The plant was closed for over a year. Then Guevara asked some of Moa’s engineers, including me to help re-open the plant. I refused and surreptitiously left the Country within days when I was accused a traitor by Che Guevara. When the plant finally opened there was no market for its product. The final product of the plant could only be refined in Freeport Louisiana. The plant was opened by Che Guevara for the sole purpose of teaching the Soviets the process we created of extraction of nickel and cobalt through a new revolutionary chemical process of which the Soviets didn’t know anything about. Even if just for this single transgression, the embargo should only be lifted if Castro himself financially compensates those honest hard working Americans that worked at Moa Bay, along with an apology accompanied with a plea of forgiveness. Anything less will be immoral and criminal..
During a meeting in Europe, a few years ago, a Spanish military officer asked a closed friend of mine, Humberto Esteve, the following question: “Why is it than the Cuban diplomatic corps want the embargo lifted and our intelligence sections inform us that the Cuban military does not want it lifted? Humberto didn’t have an answer.
Let’s be clear, neither the Executive nor Congress could, unilateral remove the effect of the embargo. If commerce is open with Cuba, the Courts will be flooded with demands and financial embargos by the citizens whose properties were stolen by the Castro’s barbaric regime, and, that, ladies and gentlemen will be a much worse embargo than the one in place now.
For us to lift the embargo prior to 1992 it would have been a travesty of justice, an insult to every American citizen that lost his properties without compensation and an act of disrespect for this Country. Castro could have lifted it by paying and apologizing for what they robbed and then we may have talked about doing business with them, otherwise tell them and those here that wanted it lifted to go to hell.
Thanks to the efforts of the Cuban-Americans in 1992 the embargo was enacted into law as the Cuban Democracy Act and in 1996 the Helms-Burton Act was passed by Congress. Both of these were enacted to help the political freedom of the Cuban people. It provided further restrictions on any American commerce benefiting the Castro Regime. Now if Cubans are granted total freedom you can be sure that Washington will accept the return of the stolen properties or will credit the new free government on the Island the money necessary to compensate the rightful owners. UN General Assembly it is the Cuban dictator move; not the USA.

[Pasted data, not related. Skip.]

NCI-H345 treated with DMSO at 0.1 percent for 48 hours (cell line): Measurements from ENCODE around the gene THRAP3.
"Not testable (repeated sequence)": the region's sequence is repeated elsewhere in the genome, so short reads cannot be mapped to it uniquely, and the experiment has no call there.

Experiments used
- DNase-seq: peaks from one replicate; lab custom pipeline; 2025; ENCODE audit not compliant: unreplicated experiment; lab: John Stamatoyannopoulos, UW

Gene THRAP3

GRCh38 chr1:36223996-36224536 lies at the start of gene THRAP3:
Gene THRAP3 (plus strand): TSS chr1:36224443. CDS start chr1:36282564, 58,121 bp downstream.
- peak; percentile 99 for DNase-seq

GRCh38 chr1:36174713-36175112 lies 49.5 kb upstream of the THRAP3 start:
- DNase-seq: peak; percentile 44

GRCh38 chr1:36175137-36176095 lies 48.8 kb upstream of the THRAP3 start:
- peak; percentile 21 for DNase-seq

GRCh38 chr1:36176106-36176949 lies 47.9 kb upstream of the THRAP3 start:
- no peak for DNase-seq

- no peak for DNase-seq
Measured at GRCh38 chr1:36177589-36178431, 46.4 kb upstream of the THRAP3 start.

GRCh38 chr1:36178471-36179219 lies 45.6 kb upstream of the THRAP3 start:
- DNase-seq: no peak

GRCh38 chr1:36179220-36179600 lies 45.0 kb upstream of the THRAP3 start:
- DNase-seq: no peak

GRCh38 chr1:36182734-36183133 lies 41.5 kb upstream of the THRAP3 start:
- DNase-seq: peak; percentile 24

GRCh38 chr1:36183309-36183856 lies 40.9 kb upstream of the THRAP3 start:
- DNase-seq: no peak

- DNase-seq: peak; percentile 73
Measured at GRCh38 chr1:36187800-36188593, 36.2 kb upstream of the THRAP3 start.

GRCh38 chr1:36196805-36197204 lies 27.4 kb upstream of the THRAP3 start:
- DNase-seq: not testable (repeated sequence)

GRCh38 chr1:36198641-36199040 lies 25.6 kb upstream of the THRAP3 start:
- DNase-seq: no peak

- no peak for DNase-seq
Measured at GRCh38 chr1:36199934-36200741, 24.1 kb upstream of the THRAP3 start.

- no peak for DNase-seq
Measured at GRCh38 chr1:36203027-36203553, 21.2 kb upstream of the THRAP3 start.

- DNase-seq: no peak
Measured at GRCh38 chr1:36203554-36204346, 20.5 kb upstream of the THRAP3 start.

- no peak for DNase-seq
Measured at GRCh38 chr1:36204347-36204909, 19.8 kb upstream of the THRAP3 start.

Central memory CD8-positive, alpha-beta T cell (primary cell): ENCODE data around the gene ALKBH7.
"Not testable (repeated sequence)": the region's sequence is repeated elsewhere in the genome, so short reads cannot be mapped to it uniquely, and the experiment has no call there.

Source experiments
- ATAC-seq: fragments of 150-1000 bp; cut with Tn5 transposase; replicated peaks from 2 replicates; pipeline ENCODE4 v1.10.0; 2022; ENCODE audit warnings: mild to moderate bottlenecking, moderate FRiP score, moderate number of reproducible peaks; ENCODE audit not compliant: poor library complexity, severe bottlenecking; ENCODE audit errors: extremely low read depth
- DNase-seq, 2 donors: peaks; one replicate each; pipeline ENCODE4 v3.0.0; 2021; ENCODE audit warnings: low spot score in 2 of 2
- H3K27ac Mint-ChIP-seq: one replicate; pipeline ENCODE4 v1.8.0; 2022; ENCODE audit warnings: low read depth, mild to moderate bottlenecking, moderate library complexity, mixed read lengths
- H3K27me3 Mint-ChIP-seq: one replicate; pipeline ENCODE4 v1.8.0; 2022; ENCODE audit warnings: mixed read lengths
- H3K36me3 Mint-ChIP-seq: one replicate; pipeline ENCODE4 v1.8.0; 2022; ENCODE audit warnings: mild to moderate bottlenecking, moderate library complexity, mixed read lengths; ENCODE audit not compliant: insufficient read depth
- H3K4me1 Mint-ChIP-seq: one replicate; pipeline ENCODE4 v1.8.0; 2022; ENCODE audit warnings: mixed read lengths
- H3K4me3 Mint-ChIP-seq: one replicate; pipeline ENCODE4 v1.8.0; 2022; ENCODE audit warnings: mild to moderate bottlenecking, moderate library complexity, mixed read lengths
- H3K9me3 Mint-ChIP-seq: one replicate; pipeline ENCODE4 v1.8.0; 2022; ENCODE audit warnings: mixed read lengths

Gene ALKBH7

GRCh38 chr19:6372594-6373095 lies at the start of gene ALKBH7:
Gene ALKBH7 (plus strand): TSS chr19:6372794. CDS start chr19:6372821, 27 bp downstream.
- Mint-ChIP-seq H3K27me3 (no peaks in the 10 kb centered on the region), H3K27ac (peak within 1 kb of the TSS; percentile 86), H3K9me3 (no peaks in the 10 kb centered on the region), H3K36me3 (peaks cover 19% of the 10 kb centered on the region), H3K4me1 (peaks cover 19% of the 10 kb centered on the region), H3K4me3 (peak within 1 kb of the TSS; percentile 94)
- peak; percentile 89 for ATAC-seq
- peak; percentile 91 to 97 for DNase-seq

Let’s make Cuba free

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By: george http://blogs.reuters.com/great-debate/2008/11/05/after-obama-win-goodbye-to-cuban-embargo/#comment-2569 Fri, 05 Dec 2008 08:40:25 +0000 http://blogs.reuters.com/great-debate/?p=274#comment-2569 America is in a recession and is in need of additional revenue streams. Lifting the embargo would create jobs and billions of dollars for both countries. Get over a 50 year ols resentment and bury the hatchet. Obama needs to do whats right for the people.

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By: Vincent O'Callaghan http://blogs.reuters.com/great-debate/2008/11/05/after-obama-win-goodbye-to-cuban-embargo/#comment-2115 Sat, 29 Nov 2008 17:22:25 +0000 http://blogs.reuters.com/great-debate/?p=274#comment-2115 I am just back from a vacation to Cuba, today 29/11/08. I am British & did a 2 week tour.Some of my travelling companions said that they came deliberately to try & reduce the effect of the embargo. The last week was at a resort with many natonalities.Canadian, British, Brazilian, Russian, Spanish, Mexican etc. The embargo is useless & just gives the government there an excuse for its failures.But worst still it s helping keep the population in poverty. While i was there the Chinese President had just left & the Russian President had just arrived.Has the US government heard of “cutting your nose off to spite you face”?